“The borrow ditches required significant undercut, and we have utilized a substantial amount of stone backfill to provide stability for constructing the approaches to the new bridge.”
The project calls for 46,000 tons of stone backfill and 160,000 cu. yds. of embankment. Most of the dirt work is substantially complete.
Archer said a variety of heavy machinery is needed to carry out the assignment.
“There are currently five cranes on the job, and a number of track hoes and dozers. We have utilized concrete pump trucks and asphalt laydown equipment. The contractor has one of the cranes on a barge in the river. There are lots of concrete trucks and dump trucks, as well as dirt work equipment.”
Materials on site include concrete, reinforcing steel, pre-stressed concrete girders, steel plate girders, 24-in. square pre-stressed concrete piling and steel piling. Larger materials are transported to the job site using trucks with extended trailers for the longer piles and more than 90-ft. girders.
“The bridge has four 373-foot continuous pre-stressed concrete girder units, two 468-foot continuous pre-stressed concrete girder units, a 775-foot continuous plate girder unit, including 1.8 million pounds of structural steel and 3 million pounds of reinforcing steel, along with 14,000 cubic yards of concrete,” he said.
As for the most time-consuming part of the project, Archer said, deals with oversight.
“The department is responsible for construction inspection and project oversight. Resident engineer Bill Hockaday and his crew keep all the records and assure compliance with specifications and provide general oversight of the entire project. This work keeps them very busy,” he said.
When the new bridge is completed, all traffic will be rerouted from the old to the new bridge, so that workers can close the current bridge to allow highway department workers to redo some of the off and on approaches.
“We are going to do a little work to the approaches on the existing bridge; however, we anticipate switching southbound traffic from the inside lane to the outside, and doing one lane at a time and not ever having southbound traffic on the new bridge,” Archer said. “This work should not take very long to complete.”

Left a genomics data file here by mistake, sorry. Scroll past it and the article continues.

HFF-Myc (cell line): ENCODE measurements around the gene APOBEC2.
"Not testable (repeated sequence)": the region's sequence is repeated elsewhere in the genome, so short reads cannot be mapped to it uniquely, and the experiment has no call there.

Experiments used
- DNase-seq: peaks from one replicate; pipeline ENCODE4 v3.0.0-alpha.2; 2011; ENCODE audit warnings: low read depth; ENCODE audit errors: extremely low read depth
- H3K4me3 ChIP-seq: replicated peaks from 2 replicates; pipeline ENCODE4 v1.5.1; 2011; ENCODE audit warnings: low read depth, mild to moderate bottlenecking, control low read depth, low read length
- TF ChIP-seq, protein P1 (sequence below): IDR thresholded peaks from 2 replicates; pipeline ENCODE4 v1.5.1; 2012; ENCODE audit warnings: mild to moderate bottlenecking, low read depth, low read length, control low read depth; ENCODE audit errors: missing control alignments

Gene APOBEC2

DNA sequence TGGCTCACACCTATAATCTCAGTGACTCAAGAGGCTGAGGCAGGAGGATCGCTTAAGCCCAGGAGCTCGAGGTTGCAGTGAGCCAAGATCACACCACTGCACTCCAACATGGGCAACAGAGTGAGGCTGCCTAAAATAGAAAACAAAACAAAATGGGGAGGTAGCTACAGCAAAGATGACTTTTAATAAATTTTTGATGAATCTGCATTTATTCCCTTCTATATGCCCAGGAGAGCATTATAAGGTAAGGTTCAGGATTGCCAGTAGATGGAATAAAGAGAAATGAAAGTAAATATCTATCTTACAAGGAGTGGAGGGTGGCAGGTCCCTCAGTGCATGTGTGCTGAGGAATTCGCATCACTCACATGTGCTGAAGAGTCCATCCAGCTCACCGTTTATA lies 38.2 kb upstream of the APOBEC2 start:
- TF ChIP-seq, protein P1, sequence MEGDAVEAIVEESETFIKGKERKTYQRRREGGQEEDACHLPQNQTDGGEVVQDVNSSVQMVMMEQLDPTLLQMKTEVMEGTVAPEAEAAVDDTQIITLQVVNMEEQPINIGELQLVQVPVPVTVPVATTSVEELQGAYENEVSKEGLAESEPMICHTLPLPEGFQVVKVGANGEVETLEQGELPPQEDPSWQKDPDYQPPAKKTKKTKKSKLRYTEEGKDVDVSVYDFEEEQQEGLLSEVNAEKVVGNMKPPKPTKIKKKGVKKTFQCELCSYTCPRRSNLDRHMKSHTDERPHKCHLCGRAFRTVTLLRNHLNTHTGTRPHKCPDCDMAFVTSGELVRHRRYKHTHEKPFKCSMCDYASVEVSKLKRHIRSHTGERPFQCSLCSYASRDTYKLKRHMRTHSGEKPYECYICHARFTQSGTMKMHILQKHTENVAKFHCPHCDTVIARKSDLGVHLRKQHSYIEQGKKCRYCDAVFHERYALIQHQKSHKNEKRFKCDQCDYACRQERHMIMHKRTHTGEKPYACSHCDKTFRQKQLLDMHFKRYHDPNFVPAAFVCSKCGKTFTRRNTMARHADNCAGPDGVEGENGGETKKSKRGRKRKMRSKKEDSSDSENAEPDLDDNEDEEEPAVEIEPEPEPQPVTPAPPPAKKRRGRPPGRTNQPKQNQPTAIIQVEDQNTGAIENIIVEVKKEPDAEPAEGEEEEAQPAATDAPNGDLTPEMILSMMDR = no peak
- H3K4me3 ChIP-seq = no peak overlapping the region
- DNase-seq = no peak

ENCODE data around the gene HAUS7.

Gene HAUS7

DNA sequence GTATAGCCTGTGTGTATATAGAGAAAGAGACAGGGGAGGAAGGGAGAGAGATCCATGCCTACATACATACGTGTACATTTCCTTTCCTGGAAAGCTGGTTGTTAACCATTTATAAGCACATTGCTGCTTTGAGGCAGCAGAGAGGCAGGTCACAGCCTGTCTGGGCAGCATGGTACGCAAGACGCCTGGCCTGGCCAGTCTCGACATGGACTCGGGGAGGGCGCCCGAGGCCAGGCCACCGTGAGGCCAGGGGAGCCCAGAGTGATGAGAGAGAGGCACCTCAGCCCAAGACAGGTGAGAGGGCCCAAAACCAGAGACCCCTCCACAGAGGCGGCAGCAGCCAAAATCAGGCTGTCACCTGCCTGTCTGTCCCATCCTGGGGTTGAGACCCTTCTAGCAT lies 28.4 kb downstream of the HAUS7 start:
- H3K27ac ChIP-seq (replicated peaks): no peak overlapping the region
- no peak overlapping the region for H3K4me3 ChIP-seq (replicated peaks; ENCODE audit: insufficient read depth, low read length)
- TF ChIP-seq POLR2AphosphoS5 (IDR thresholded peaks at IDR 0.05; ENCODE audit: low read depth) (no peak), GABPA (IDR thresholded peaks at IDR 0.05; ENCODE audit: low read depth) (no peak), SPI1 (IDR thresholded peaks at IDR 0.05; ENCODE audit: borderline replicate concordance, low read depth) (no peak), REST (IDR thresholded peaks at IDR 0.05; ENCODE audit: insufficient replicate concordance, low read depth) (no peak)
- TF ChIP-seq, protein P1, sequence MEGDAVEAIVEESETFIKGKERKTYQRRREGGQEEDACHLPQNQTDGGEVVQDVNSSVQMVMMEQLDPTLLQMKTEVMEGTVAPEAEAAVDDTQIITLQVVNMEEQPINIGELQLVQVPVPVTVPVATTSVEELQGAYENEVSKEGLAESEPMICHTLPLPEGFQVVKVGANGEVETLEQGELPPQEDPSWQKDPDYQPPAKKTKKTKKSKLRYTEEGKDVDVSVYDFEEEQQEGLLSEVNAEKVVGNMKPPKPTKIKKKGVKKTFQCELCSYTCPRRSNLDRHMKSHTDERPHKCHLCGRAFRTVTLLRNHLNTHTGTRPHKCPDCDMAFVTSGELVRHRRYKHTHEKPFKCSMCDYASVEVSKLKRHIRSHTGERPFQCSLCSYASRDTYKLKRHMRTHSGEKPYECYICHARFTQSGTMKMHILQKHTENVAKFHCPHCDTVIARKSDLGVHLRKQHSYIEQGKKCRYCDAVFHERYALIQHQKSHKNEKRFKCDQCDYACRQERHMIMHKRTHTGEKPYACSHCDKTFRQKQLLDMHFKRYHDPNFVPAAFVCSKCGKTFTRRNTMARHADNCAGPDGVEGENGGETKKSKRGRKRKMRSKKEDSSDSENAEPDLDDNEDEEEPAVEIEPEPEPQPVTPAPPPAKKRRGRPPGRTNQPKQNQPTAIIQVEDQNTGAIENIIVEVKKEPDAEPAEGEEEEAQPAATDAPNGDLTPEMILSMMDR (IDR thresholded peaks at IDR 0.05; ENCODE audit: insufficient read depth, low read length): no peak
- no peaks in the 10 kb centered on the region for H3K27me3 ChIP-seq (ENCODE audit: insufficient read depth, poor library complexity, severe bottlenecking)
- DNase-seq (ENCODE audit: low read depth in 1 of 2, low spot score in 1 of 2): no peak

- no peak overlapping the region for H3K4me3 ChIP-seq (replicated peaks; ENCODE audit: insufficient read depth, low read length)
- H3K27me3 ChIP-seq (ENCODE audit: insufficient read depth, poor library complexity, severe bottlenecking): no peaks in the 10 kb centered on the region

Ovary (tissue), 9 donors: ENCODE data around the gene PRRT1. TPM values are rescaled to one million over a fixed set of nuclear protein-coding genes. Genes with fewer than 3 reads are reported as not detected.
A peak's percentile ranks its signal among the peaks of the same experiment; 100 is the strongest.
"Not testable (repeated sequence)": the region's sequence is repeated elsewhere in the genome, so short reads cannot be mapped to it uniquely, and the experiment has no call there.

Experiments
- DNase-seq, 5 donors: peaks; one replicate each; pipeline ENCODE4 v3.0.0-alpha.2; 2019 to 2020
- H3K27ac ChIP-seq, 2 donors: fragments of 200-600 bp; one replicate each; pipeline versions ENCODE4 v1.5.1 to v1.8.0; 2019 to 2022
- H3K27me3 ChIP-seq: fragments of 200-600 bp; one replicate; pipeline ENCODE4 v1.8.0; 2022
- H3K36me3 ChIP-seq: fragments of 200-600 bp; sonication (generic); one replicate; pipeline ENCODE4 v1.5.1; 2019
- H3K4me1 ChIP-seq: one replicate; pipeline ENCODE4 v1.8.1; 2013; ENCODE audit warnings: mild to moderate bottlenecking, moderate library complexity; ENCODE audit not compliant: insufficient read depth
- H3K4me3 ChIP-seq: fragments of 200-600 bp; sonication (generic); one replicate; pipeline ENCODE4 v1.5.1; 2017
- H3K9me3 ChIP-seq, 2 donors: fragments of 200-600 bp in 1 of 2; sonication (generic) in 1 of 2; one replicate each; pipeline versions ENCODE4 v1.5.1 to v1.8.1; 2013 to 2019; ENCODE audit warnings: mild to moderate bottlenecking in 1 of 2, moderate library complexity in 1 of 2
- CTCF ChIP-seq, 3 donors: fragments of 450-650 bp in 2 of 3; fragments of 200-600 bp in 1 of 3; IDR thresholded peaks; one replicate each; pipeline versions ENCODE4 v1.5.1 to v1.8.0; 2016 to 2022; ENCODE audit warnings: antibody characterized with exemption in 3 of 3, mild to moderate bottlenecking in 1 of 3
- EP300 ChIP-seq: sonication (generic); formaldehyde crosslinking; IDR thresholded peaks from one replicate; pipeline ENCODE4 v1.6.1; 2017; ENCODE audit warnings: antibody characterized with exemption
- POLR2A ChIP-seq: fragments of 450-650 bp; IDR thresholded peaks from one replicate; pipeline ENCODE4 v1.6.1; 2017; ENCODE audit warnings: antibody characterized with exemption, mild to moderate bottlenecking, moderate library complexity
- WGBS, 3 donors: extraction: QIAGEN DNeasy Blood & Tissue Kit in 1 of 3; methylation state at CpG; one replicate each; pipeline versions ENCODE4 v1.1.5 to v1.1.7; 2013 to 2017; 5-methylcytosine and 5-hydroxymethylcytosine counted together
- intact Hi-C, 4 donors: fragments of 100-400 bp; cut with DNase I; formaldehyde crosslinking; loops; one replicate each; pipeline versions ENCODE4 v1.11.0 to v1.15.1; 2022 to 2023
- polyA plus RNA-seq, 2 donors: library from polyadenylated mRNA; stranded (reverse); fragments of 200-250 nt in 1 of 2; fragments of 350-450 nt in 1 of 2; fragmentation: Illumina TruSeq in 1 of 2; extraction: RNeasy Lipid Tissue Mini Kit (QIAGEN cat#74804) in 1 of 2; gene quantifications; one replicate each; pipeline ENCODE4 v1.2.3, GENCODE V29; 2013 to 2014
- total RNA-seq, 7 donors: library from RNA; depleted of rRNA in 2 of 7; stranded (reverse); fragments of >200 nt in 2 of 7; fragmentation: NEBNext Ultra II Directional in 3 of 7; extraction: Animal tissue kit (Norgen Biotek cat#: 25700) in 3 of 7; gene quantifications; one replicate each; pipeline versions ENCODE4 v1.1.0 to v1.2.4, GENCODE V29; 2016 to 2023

According to Archer, dealing with motorists has not been much of an issue for crews.
“We have not had to do too much with the existing traffic patterns yet, since all the work has been basically on new location. The river traffic is minimal. However, the barge does have proper lighting mounted on it so it can be seen by any river traffic.”
Keeping everyone out of harm's way is considered a top priority for the team.
“All typical safety precautions exist on this project, including hard hats, safety vests, safety harnesses, steel toed boots, safety rails, life preservers and regular safety meetings,” said Archer.
It's been almost 90 years since the original U.S. 167 bridge over the Ouachita River was constructed. The Ouachita River Bridge at Calion was a prime example of the cantilever design used in Arkansas in the late 1920s and early 1930s. The bridge also was significant because it united the southeastern and southwestern quarters of Arkansas, which the Ouachita River separated. In addition, it opened a direct route from Little Rock to El Dorado.
The river below is named for the Ouachita tribe, one of a number of historic tribes who lived nearby. Washita is an Indian word meaning “good hunting grounds” and “sparkling silver water.” The river is 605-mi.-long, running south and east through Arkansas and Louisiana, joining the Tensas River to form the Black River near Jonesville, La. Starting in the Ouachita Mountains near Mena, Ark., the Ouachita River flows east into Lake Ouachita. The North Fork and South Fork of the Ouachita flow into Lake Ouachita to join the main stream.
As work moves forward on the new bridge near Calion, ARDOT officials are mindful of the countless motorists who will benefit from the addition, upon completion.
“It's an incredible experience to see all the pieces come together as we construct a structure that spans from one county to the next, and helps people get 'over the river and through the woods' to where they need to be,” said Archer.